Tesla Reintroducing 'Low' Regenerative Braking
Tesla’s regenerative braking is an important feature now found in many electric vehicles, and the company could be looking to make it more adjustable for its drivers. In late 2020, Tesla got rid of the ability to select a “Low” regenerative braking option, though the company looks to be re-deploying the feature in a coming update.
Above: A Tesla Model S driver's seat (Image: Casey Murphy / EVANNEX).
Now it appears that Tesla is planning to reintroduce “Low” regenerative braking, as spotted in one user’s upcoming release notes in a recent report from Not a Tesla App. The feature will let drivers select between “Standard” and “Low” regen braking settings, choosing the extent to which releasing the accelerator pedal will slow down the car.
If you’ve driven a Tesla or another EV with regen braking, you’re likely familiar with the concept of one-pedal driving. With regenerative braking, drivers only need to drive with one pedal instead of using the traditional brake whenever they need to slow down. Regen braking lets drivers slow the car down by simply lifting their foot off the accelerator, rather than having to apply force to the brake pedal.
The feature also recaptures some of the kinetic energy from braking and restores it as chemical energy to the battery, later re-used to propel the vehicle. The feature can significantly extend the life of braking components, even increasing the vehicle’s range by as much as 10 percent.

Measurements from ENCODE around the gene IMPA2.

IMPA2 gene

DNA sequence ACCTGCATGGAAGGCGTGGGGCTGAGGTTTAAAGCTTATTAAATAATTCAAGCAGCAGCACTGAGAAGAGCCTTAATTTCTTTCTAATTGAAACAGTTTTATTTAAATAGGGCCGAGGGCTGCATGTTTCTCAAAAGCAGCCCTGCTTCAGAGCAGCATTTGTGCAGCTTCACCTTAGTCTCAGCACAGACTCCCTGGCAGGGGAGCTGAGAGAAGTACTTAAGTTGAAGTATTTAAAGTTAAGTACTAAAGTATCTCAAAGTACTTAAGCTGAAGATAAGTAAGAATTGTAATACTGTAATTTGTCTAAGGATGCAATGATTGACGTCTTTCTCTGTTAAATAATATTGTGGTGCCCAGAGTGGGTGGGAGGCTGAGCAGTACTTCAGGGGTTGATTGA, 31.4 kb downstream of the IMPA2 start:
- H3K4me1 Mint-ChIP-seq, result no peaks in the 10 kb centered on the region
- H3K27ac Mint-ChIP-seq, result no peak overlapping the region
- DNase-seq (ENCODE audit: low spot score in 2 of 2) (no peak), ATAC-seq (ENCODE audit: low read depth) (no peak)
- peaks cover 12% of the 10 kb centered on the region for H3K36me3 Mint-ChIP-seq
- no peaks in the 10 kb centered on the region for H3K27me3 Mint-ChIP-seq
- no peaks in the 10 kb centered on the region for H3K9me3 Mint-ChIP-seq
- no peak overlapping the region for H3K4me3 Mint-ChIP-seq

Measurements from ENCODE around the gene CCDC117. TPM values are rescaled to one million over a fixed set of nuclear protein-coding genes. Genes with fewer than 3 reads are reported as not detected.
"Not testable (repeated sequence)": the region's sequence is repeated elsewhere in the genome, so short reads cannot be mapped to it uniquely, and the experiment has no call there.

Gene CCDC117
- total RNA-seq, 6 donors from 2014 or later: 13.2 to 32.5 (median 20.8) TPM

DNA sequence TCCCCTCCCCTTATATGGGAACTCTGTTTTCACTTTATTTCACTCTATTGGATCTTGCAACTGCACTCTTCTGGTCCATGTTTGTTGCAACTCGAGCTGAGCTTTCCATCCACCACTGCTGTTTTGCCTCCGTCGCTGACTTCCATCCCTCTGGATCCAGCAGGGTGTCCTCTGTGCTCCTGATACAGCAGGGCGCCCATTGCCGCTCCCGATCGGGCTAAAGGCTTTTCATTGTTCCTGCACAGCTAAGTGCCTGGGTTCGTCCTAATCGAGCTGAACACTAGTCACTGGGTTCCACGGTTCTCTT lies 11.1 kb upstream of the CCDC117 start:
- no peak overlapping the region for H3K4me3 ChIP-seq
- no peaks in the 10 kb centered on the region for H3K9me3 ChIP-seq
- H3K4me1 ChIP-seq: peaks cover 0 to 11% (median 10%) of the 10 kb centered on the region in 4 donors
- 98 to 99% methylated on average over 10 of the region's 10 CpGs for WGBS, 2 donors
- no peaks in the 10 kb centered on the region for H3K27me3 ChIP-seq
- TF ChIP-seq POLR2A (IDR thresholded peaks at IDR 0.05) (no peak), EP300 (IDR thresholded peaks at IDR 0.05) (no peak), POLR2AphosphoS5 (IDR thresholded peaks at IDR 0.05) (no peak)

When Tesla initially got rid of the low regen braking option in 2020, it pushed drivers into the more efficient standard mode. Crucially, drivers using Low regen braking may be subject to decreased ranges and will see more wear and tear on their brake components.
Below are the descriptions Tesla uses in its regenerative braking menu for Low and Standard regen modes.
Standard: Provides the maximum amount of regenerative braking. When you release the accelerator pedal, your vehicle will slow down.
Low: Limits regenerative braking. When you release the accelerator pedal, your vehicle will take longer to slow down and coast farther than if set to “Standard”.
While drivers use regenerative braking, the brake lights on a Tesla will also light up at a certain level of deceleration, as if the normal brake pedal was being pressed. The Tesla touchscreen also shows whether the brake lights are illuminated while using the feature.
It isn’t entirely clear when Tesla will roll the Low regen braking out, though Not a Tesla App expects the update. Some drivers transitioning from internal combustion engine vehicles to EVs may appreciate the Low option, given its more subtle use of the one-pedal driving style.
===Source: Not a Tesla App